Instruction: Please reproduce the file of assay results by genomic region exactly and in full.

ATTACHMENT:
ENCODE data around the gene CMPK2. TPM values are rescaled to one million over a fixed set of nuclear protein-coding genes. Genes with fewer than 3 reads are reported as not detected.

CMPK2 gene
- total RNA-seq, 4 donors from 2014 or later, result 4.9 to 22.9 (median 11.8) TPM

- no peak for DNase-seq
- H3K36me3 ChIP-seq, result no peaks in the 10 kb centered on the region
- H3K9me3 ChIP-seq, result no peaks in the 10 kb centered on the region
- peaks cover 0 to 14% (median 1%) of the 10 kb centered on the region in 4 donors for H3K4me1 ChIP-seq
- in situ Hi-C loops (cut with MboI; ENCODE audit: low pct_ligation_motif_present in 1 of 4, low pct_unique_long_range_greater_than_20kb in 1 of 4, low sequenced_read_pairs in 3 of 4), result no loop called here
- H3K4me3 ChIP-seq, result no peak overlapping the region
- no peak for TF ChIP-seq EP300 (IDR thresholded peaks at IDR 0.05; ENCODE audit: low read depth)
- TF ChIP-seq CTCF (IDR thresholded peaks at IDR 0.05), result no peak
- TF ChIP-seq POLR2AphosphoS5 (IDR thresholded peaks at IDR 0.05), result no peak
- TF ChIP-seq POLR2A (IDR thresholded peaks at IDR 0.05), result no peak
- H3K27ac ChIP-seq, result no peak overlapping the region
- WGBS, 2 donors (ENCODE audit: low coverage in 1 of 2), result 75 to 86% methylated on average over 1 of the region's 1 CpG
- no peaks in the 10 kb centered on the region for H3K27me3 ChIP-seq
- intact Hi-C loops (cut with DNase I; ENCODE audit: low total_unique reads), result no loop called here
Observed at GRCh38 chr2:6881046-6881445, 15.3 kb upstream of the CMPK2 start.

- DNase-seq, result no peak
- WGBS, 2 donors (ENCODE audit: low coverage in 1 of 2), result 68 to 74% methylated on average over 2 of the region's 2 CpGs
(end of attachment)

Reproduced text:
ENCODE data around the gene CMPK2. TPM values are rescaled to one million over a fixed set of nuclear protein-coding genes. Genes with fewer than 3 reads are reported as not detected.

CMPK2 gene
- total RNA-seq, 4 donors from 2014 or later, result 4.9 to 22.9 (median 11.8) TPM

- no peak for DNase-seq
- H3K36me3 ChIP-seq, result no peaks in the 10 kb centered on the region
- H3K9me3 ChIP-seq, result no peaks in the 10 kb centered on the region
- peaks cover 0 to 14% (median 1%) of the 10 kb centered on the region in 4 donors for H3K4me1 ChIP-seq
- in situ Hi-C loops (cut with MboI; ENCODE audit: low pct_ligation_motif_present in 1 of 4, low pct_unique_long_range_greater_than_20kb in 1 of 4, low sequenced_read_pairs in 3 of 4), result no loop called here
- H3K4me3 ChIP-seq, result no peak overlapping the region
- no peak for TF ChIP-seq EP300 (IDR thresholded peaks at IDR 0.05; ENCODE audit: low read depth)
- TF ChIP-seq CTCF (IDR thresholded peaks at IDR 0.05), result no peak
- TF ChIP-seq POLR2AphosphoS5 (IDR thresholded peaks at IDR 0.05), result no peak
- TF ChIP-seq POLR2A (IDR thresholded peaks at IDR 0.05), result no peak
- H3K27ac ChIP-seq, result no peak overlapping the region
- WGBS, 2 donors (ENCODE audit: low coverage in 1 of 2), result 75 to 86% methylated on average over 1 of the region's 1 CpG
- no peaks in the 10 kb centered on the region for H3K27me3 ChIP-seq
- intact Hi-C loops (cut with DNase I; ENCODE audit: low total_unique reads), result no loop called here
Observed at GRCh38 chr2:6881046-6881445, 15.3 kb upstream of the CMPK2 start.

- DNase-seq, result no peak
- WGBS, 2 donors (ENCODE audit: low coverage in 1 of 2), result 68 to 74% methylated on average over 2 of the region's 2 CpGs